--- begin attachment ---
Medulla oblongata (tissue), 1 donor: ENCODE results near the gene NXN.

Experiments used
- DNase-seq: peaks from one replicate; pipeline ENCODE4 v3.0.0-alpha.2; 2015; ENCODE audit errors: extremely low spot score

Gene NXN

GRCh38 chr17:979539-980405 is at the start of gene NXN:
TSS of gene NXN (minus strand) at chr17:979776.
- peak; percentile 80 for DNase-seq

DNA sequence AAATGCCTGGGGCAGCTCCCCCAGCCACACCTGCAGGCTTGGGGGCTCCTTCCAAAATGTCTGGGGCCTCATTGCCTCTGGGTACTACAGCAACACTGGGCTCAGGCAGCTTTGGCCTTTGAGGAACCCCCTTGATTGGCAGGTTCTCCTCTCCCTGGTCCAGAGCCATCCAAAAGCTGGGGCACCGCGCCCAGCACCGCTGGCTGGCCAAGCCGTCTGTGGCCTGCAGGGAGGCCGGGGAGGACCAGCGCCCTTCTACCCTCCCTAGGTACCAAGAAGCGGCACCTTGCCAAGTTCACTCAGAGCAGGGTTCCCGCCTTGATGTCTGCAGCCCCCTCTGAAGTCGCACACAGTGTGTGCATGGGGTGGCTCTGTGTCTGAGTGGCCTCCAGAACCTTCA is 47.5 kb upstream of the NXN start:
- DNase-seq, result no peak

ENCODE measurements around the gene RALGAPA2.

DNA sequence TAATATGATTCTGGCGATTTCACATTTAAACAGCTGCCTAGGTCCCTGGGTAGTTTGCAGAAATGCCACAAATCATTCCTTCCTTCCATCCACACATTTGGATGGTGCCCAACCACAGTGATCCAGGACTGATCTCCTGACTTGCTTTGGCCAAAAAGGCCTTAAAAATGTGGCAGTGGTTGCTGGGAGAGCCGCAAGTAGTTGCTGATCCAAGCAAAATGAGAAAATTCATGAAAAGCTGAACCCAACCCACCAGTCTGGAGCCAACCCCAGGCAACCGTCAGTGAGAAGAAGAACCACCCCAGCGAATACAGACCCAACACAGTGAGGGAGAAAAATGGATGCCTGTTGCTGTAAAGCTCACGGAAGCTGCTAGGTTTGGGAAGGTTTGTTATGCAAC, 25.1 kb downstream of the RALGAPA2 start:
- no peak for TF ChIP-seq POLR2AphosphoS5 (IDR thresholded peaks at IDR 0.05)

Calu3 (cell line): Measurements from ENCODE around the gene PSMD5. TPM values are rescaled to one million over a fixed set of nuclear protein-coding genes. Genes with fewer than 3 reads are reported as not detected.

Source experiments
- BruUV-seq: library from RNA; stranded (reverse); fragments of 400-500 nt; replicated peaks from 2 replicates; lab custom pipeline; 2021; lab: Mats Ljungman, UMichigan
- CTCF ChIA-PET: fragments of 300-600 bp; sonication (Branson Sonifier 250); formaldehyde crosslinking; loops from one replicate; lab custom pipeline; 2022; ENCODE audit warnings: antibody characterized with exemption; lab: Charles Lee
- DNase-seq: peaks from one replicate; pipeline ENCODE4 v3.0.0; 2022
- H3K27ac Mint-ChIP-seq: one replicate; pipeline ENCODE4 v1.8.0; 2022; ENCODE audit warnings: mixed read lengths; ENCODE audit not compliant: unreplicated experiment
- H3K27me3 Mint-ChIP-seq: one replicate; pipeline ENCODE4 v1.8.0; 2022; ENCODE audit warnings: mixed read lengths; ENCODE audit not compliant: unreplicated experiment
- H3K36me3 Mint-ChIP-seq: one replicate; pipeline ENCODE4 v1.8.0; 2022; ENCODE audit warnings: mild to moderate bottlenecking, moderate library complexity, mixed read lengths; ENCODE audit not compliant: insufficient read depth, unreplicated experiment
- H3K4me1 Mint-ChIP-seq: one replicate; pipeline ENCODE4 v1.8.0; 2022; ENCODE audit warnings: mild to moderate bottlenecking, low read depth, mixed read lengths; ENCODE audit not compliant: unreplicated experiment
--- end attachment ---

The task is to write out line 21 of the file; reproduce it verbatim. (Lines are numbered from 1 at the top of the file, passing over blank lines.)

- H3K4me1 Mint-ChIP-seq: one replicate; pipeline ENCODE4 v1.8.0; 2022; ENCODE audit warnings: mild to moderate bottlenecking, low read depth, mixed read lengths; ENCODE audit not compliant: unreplicated experiment